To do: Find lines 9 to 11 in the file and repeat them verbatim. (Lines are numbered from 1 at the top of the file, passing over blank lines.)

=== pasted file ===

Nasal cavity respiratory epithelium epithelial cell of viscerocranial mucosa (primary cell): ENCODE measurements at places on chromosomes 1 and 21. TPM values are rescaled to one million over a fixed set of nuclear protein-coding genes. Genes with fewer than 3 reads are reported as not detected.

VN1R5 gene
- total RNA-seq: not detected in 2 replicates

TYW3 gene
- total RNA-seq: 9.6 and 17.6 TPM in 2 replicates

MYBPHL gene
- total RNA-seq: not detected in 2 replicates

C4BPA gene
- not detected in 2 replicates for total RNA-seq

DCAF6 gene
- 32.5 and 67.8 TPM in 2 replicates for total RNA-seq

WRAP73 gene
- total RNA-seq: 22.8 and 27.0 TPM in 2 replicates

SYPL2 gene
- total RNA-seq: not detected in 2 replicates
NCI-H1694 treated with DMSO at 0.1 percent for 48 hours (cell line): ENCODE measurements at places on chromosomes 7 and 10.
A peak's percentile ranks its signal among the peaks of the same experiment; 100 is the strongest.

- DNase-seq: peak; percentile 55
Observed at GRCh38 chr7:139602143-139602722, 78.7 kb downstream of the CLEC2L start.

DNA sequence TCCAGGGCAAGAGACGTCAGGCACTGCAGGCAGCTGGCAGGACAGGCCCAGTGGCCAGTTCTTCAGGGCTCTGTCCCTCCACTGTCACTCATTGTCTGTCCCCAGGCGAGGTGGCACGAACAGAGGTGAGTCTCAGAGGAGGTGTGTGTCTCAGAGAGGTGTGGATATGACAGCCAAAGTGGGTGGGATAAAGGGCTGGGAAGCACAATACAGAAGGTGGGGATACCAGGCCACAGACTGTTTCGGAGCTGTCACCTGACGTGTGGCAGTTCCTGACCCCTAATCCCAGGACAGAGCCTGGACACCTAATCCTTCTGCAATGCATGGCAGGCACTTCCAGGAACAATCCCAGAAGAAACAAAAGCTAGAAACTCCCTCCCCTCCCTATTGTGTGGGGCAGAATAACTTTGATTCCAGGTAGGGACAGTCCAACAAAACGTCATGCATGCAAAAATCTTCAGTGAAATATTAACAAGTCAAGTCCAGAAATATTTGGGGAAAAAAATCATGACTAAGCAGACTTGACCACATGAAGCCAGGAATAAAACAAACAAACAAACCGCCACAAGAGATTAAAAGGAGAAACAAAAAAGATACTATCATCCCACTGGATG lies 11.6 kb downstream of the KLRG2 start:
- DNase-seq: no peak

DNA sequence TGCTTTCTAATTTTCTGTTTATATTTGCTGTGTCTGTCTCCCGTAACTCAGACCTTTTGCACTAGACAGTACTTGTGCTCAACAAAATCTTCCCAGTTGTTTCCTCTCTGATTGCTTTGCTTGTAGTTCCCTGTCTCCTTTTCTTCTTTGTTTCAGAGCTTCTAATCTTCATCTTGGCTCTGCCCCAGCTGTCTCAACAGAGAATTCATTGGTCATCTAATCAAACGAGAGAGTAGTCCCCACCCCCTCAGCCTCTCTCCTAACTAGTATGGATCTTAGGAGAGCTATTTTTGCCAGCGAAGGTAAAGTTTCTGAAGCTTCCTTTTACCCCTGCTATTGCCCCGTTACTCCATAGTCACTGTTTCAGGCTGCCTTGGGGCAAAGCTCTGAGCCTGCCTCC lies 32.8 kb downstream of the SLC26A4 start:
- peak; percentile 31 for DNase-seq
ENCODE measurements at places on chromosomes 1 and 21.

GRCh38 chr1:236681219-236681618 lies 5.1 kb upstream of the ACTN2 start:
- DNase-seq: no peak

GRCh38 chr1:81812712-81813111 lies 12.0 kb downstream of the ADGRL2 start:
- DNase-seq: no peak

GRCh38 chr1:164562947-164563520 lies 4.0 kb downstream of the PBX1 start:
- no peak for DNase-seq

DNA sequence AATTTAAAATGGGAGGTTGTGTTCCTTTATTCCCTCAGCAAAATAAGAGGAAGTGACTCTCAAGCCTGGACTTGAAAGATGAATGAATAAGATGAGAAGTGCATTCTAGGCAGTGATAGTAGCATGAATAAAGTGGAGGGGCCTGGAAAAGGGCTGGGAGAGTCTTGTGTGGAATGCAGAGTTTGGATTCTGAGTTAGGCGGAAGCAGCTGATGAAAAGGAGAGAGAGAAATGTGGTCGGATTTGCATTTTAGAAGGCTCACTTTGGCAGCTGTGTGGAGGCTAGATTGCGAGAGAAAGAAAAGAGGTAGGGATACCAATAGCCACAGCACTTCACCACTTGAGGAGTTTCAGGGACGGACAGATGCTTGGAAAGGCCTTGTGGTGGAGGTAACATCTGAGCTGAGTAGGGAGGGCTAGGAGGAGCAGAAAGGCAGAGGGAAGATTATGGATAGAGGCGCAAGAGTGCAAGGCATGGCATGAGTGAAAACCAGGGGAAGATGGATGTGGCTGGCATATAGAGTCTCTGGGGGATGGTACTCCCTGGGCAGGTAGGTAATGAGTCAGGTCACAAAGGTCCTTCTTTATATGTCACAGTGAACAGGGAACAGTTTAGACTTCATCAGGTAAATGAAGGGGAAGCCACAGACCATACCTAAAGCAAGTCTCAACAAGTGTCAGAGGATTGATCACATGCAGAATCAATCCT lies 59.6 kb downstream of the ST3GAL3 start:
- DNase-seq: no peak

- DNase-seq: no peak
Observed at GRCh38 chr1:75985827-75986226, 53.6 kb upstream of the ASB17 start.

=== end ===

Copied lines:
- not detected in 2 replicates for total RNA-seq

DCAF6 gene
- 32.5 and 67.8 TPM in 2 replicates for total RNA-seq